“The board for some time has known that some type of change has been needed to take place at Lowell,” he said in an interview.

It appears as though the lottery system is creating a more diverse ninth-grade class for the coming year. Black students make up 4.8 percent of those admitted for the fall, up from 1.9 percent last year. Hispanic students are about 23 percent, nearly double the 12.5 percent last year. The portion of Chinese students is 25.3 percent, and the share of White students, 18.5 percent, are both lower than their numbers last year.

The decision has come under heavy criticism from many parents and graduates, who argue that the removal of academic standards will water down the school and destroy what makes it special.

Dennis Wu, who is Chinese American, said his son, Dennis Casey Wu, a junior at Lowell, felt bullied in middle school but has thrived at Lowell. He is a member of the Dragon Boat team, a traditionally Chinese watercraft competition.

“Lowell has always been a school where you had to do well academically,” the elder Wu said.

Darya Mean, who is White and has one son who graduated from Lowell and another there now, said: “My concern is that the lottery may increase the diverse numbers somewhat, but what’s going to happen to the school?” She said she put her children into private school for their elementary and middle years because the public schools available through the lottery were unacceptable. Lowell needs to remain academically elite for students who will thrive in that environment, she said.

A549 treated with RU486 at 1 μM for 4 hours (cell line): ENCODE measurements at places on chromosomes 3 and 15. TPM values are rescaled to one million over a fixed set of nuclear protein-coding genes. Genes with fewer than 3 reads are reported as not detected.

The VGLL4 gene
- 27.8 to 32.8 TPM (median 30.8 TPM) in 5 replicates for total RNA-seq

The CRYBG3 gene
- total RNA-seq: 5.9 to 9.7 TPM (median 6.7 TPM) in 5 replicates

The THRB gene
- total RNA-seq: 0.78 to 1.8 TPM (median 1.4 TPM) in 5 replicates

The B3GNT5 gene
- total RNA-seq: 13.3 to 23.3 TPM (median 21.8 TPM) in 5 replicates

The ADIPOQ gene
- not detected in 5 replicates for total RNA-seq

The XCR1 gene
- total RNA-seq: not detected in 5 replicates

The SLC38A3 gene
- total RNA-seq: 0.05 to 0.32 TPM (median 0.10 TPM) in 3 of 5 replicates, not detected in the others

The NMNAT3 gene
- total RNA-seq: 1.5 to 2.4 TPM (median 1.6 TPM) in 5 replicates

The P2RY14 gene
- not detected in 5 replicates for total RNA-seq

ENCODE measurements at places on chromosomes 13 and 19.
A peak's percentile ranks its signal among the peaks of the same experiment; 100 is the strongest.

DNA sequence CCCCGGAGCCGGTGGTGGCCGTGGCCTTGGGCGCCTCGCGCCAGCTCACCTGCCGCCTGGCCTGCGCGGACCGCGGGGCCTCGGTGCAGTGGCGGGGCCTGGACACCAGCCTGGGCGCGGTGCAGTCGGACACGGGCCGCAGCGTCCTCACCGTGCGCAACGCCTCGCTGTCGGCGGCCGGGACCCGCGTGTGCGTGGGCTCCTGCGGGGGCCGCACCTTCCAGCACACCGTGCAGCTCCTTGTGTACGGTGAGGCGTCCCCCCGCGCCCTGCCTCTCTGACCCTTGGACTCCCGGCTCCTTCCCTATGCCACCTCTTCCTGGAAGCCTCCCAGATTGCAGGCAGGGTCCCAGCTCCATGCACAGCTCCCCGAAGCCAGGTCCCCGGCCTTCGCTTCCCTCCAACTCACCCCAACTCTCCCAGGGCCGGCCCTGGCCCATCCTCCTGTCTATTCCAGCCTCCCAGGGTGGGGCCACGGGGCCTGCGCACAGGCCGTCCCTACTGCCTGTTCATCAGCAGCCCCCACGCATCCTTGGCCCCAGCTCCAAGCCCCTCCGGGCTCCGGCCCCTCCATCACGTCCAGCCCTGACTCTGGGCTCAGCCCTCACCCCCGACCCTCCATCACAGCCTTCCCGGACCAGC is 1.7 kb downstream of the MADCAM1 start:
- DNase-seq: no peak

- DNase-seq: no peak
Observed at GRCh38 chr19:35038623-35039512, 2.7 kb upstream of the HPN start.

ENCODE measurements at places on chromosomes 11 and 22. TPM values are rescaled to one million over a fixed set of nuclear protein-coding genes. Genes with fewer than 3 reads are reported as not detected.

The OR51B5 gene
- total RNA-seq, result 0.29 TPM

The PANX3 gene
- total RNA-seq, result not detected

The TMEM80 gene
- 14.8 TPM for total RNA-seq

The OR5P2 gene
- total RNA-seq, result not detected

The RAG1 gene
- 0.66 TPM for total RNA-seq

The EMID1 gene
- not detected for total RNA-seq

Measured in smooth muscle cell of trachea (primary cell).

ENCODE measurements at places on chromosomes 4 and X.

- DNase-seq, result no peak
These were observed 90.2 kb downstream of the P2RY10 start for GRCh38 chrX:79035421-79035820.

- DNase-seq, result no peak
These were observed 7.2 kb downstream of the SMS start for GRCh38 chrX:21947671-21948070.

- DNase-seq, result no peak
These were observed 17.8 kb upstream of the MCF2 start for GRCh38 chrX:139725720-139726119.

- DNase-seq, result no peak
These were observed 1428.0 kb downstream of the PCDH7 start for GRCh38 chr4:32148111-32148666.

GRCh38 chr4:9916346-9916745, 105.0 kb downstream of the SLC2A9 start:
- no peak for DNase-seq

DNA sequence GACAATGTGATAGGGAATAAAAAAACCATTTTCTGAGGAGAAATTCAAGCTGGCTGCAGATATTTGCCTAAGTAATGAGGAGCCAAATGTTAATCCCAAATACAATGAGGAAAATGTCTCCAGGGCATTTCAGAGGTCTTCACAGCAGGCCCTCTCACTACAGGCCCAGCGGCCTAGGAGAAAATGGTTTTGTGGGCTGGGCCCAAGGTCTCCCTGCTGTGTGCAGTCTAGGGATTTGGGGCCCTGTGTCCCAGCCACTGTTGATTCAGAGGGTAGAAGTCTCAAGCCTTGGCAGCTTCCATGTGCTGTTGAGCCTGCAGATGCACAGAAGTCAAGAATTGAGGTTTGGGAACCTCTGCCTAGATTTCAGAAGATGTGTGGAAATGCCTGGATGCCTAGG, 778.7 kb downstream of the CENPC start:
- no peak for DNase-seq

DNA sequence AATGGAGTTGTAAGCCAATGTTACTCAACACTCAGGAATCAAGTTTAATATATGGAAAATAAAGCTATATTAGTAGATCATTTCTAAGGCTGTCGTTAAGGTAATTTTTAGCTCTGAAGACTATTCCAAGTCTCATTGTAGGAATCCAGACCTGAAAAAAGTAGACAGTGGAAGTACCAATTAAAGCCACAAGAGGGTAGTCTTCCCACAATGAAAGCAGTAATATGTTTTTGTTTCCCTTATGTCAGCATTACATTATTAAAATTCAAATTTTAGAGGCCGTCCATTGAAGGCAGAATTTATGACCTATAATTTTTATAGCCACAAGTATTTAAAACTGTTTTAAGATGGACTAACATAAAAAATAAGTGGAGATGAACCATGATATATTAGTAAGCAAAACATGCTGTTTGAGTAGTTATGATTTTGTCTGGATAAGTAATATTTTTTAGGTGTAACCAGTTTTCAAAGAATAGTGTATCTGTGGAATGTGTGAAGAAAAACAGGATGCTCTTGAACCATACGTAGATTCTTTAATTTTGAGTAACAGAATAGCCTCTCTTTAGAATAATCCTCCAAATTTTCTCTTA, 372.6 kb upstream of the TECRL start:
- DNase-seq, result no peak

Christine Linnenbach, a 1989 Lowell graduate, filed a lawsuit in April on behalf of the Lowell Alumni Association, the Friends of Lowell Foundation and the Asian American Legal Foundation, alleging that the school board did not follow proper procedures in making the decision. She thinks that Lowell is special in part because of its competitive admissions but hopes the board can try again, using a more inclusive process.

“My hope is to call a timeout, get people to the table,” she said.

Even some graduates who oppose the change say the issue is complicated. Terry Abad, executive director of the Lowell Alumni Association, said students who do not want to work hard probably will not rank Lowell as their top choice, because of its reputation for rigor.

He added that the Lowell community knew its demographics were out of whack and that alumni should have tried to work on the problem before it came to a head, such as making contact in Black and Latino neighborhoods to introduce the school and help with applications.

“We should have been doing a lot more over the years,” he said. “We haven’t, so we’re caught flat-footed and it’s our fault.”